Meet George, Co-Founder of Project Harmless

Tell us about Project Harmless in a few sentences and where the idea came from?

At Project Harmless, our mission is to develop and offer innovative solutions to address key environmental issues.

Whilst walking my dog along the shore of Loch Long in Scotland, I came across an area of washed up debris including many intact dog waste bags. I realised that all conventional dog poop bags will not break down in water for years so we created Harmless Poop Bag.

Harmless Fashion has a similar origin, the genesis of this idea came about after looking for a designer tote bag for my mother. All bags I looked at contained plastic and were made in mass overseas, normally in poor working conditions.  Harmless Fashion aims to tackle greenwashing in the industry, helps fight plastic pollution, minimises the problems of textile waste, and supports the UK textile sector. 

Can you explain how Harmless Poop Bag is made and how it works? 

We launched Harmless Poop Bag in 2021 after spotting a need for nontoxic dog waste bags. You see, many pet brands claim they’re sustainable as a sales technique but most of their products are made of harmful plastic. So we launched our innovative, water dissolvable poop bag to disrupt the industry. 

The production of Harmless Poop Bag is not straightforward compared to conventional “biodegradable” or “compostable” bags because the same material we use is FDA approved for human consumption if manufactured differently. 

We spent months to get the formula and production process right, ensuring it remains harmless, nontoxic and microplastic free, but as the material is not made to last, our innovative process ensures it looks and feels as close to a conventional bag as possible. 

As a final step, our team in Scotland checks all products to ensure it meets our standards before packaging it. 

Tell us about your business journey. What’s been the hardest and most rewarding moments?

The most challenging moments have also been the most rewarding – namely correcting consumers’ ingrained perceptions on what sustainable products look like and educating them to drive real change.

We can’t do this without the support from many ethical journalists, and supporters like Tide, who help to raise awareness of the environment and greenwashing.

World Environment and World Ocean days are celebrated on 5 and 8 June – can you tell us more about the importance of sustainability in business?

Each and every business should take responsibility for minimising their environmental impact. Unfortunately that’s not happening at present as often the planet friendly option is more costly. That’s why global production of plastics continues to increase, reaching 400 million tonnes in 2022, whilst general waste plastic in our seas and oceans are estimated to be responsible for over 100 million marine life fatalities annually.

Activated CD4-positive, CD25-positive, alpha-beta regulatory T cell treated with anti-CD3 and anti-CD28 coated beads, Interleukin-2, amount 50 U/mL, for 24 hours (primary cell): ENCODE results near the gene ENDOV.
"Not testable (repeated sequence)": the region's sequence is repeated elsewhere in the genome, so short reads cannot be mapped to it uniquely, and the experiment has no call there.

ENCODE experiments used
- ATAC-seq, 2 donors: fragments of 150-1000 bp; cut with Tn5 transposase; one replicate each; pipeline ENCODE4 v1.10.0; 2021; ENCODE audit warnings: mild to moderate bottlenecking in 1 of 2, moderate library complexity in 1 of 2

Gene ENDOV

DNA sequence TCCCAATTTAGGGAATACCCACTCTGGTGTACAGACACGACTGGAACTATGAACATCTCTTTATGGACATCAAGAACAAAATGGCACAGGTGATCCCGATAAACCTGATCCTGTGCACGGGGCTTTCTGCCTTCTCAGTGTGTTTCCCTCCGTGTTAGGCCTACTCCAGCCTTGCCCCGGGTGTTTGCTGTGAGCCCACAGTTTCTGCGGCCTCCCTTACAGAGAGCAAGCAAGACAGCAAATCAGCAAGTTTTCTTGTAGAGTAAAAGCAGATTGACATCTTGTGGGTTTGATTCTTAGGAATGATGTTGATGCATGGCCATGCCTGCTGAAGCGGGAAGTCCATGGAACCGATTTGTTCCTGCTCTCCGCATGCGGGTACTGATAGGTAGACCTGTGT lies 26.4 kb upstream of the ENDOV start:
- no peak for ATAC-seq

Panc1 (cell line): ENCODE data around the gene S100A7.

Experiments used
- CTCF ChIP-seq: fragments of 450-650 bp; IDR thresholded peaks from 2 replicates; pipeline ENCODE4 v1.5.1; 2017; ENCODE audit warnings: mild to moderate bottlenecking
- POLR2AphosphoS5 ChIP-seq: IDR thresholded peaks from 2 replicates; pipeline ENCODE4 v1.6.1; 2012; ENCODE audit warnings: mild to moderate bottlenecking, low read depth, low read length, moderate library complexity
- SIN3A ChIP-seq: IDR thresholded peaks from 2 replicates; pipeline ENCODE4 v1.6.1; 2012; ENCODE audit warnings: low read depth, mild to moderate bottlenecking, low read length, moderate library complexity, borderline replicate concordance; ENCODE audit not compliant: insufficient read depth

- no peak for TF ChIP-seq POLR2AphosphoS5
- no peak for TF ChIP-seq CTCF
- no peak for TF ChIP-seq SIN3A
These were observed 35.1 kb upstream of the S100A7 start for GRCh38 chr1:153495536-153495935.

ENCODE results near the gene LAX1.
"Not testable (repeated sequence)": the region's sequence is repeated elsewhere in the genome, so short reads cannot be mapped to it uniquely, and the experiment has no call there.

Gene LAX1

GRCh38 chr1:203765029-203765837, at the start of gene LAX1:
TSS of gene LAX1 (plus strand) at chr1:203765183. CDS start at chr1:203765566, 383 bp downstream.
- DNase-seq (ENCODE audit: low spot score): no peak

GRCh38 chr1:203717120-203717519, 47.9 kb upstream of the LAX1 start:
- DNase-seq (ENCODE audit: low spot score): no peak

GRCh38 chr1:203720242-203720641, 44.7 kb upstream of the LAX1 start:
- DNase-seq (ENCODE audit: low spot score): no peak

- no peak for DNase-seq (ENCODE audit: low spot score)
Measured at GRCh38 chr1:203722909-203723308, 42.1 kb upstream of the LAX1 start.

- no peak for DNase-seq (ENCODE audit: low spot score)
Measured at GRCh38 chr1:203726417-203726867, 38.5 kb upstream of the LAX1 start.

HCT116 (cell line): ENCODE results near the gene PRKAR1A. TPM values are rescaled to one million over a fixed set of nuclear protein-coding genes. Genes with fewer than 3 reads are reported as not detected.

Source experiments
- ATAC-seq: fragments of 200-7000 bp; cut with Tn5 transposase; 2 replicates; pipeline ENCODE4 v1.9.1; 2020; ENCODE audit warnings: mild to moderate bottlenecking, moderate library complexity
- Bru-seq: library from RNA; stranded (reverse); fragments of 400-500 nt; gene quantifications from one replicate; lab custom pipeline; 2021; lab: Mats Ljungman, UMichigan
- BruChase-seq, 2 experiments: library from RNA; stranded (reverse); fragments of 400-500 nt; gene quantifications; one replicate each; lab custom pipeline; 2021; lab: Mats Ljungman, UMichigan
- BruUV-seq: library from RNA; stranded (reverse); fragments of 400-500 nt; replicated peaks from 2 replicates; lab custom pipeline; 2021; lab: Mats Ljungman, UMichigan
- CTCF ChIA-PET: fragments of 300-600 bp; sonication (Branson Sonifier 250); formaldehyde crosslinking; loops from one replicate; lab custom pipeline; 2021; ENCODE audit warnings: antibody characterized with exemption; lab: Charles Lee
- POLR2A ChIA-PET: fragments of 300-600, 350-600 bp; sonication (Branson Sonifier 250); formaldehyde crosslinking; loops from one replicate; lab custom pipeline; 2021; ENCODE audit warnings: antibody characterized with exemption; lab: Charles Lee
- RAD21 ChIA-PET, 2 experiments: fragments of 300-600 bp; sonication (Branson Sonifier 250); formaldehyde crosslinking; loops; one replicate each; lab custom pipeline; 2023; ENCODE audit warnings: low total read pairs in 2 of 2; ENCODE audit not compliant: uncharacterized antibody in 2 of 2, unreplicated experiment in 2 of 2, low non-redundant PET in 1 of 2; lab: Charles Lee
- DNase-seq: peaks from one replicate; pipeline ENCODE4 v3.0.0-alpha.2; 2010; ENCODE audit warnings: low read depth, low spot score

I believe consumers will support ethical businesses and sustainable products over competitors, however, governments can help by regulating marketing claims to reduce consumer greenwashing and misinformation.  

What’s your top tips for consumers looking to shop at genuinely sustainable brands?

Watch out for buzzwords like “compostable”, “plant-based”, “carbon natural” and “eco” as consumers often spend more money if the product is marketed with these words. These claims can sometimes be unfounded and it all comes down to who shouts louder. 

For example, a brand could claim a jacket is sustainable as it’s made of recycled material and vegan leather, but the entire jacket could still be made of harmful plastic. 

Using recycled plastic, normally from bottles, breaks the recycling cycle and is the opposite of sustainability. Such items release microplastic every time it’s washed and if discarded will take over 500 years to degrade. On top of this, many luxury fashion brands market their British heritage, but the vast majority of their products are made overseas. 

We are working with climate scientist, Laura Young, to raise awareness of greenwashing and misinformation in various industries and a series of videos will be available on the Project Harmless website and social media in the coming days. 

Is there any advice you can share with entrepreneurs who want to start a sustainable business?

Sustainable products can take much longer to get right, but once achieved can set a brand apart. There is also often camaraderie between ethical and sustainable brands as they face similar challenges and have a similar outlook, so be proactive to reach out and engage with such businesses who can help and even become potential partners. 

How did Tide help you grow your business?

Running a business is hard with the last thing I want to do is admin. Tide took many admin headaches away.
The invoicing feature is so easy to use, and it helps me to stay organised.

What’s next for Project Harmless?

We have a significant opportunity with Harmless Fashion and hope to make plastic-free fashion the mainstream rather than the exception! We’d love all fashion brands to follow our example and reject plastic in its many forms.

Initially Harmless Fashion will include a small range of limited edition fashion accessories such as tote bags and laptop cases. Each item is free of polyester, synthetic fabric, and plastic of any kind. Handmade entirely in Scotland, we will also launch a small range of unisex clothing in the coming months. 

Valentine Hutchings

Valentine Hutchings

Head of Community and small business enthusiast

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